Adapted a dozen times for television and film (most memorably by David Lean back in 1946), the Charles Dickens classic “Great Expectations” is a tale ripe with thematic undercurrents, one that is more than ready for reinvention, interpretation, and reconfiguration. Sadly, no one told this to the makers of the new “Great Expectations” (among them writer David Nicholls and “Harry Potter and the Goblet of Fire” director Mike Newell) a stodgy staging of the original text that benefits from occasionally lively characterizations but very little in the way of effervescent freshness, which is desperately vital to a story that has been told so many damn times.
The story, as everyone who has taken a college-level literature course can tell you, is a tale of class and redemption and the big rumbling engine of a city that is London. It concerns a young, impoverished boy named Pip, who, in a stroke of genius casting, is played by Toby Irvine as a boy and then by his older brother Jeremy Irvine when he’s a young man. Pip lives with his older sister (Sally Hawkins, super-screechy) and her husband Joe (Jason Flemyng), a local blacksmith. They live in some indeterminate part of England defined by its goopy marshes and one day Pip encounters an escaped convict named Magwitch (Ralph Fiennes), who threatens to sic another unseemly prisoner on him if he doesn’t bring him something to saw through his chains (and some food too).
Pip agrees, even though he’s incredibly fearful of getting caught, by the local constables but more so of the wrath that would follow if his histrionic sister found out. Magwitch eventually gets caught and covers for Pip, claiming that he stole the saw and food from the local blacksmith. Pip goes back to his very dull life, until he is called upon by a local shut-in, Miss Havisham (Helena Bonham Carter, in a role she was born for), up at her cobwebby mansion. Miss Havisham wants Pip to play with her young ward, Estella (Helena Barlow as young Estella, Holliday Grainger when she’s older). She says something about having “perverse kicks,” but there is clearly something underlying here – Miss Havisham is so encased in heartache that she makes the year-long moping that Kristen Stewart did in one of the “Twilights” seem like a jog around the block. Pip begins to fall in love with young Estella but is dismissed from the mansion and he has no other choice but to go through with his ordinary path, apprenticing Joe in blacksmithing while dreaming of something more. At one point a character asks him, “Does it offend you that I call you a blacksmith.” When Pip replies no, the character says, “Then you are a blacksmith.”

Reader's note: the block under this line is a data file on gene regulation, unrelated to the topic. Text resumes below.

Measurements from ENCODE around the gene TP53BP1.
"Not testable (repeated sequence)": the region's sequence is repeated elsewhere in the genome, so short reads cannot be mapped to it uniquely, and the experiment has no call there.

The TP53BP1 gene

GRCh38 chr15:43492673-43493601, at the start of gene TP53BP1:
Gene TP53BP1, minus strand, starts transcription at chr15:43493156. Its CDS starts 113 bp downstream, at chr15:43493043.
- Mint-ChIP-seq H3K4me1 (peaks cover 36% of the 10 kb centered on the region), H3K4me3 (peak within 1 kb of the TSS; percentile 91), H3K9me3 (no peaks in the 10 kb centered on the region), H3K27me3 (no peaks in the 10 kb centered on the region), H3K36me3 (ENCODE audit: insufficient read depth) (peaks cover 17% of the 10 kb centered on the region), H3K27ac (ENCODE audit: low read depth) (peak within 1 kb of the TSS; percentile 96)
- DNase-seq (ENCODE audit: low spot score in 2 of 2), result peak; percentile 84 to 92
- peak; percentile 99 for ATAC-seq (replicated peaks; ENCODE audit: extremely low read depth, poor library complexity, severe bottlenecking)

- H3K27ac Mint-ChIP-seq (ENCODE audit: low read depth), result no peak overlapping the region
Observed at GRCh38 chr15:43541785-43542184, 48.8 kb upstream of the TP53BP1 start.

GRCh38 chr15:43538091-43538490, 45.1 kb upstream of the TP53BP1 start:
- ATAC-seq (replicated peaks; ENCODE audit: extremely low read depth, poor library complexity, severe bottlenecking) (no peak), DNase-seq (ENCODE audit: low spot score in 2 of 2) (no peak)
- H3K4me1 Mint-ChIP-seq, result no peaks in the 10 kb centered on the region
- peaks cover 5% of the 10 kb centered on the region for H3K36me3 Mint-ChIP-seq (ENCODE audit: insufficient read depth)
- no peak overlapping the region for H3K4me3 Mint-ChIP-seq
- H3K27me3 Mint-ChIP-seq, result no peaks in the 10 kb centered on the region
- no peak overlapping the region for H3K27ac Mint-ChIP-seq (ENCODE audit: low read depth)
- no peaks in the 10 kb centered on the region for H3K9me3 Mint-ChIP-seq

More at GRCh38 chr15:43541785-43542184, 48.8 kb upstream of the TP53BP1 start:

Until, one day, a London lawyer, Jaggers (Robbie Coltrane), who in the everything-is-connected world of Dickens, is also Miss Havisham’s council, tells Pip that he has been endowed by a mysterious benefactor. There are now great expectations placed upon him, as a young gentleman, in bustling London. While in London he deals with his newfound fortunes, befriending a young man named Herbert Pocket (Olly Alexander) and joining a young gentlemen’s club, full of foppish imps like Wemmick (Ewen Bremmer), who Jaggers refers to as “The Spider,” and who becomes the chief romantic rival for the heart of Estella, who has become hardened in a similar way, by years of Miss Havisham’s tutelage. Pip also has to deal with the reemergence of Magwitch, who is now bound to the boy in unique and powerful ways…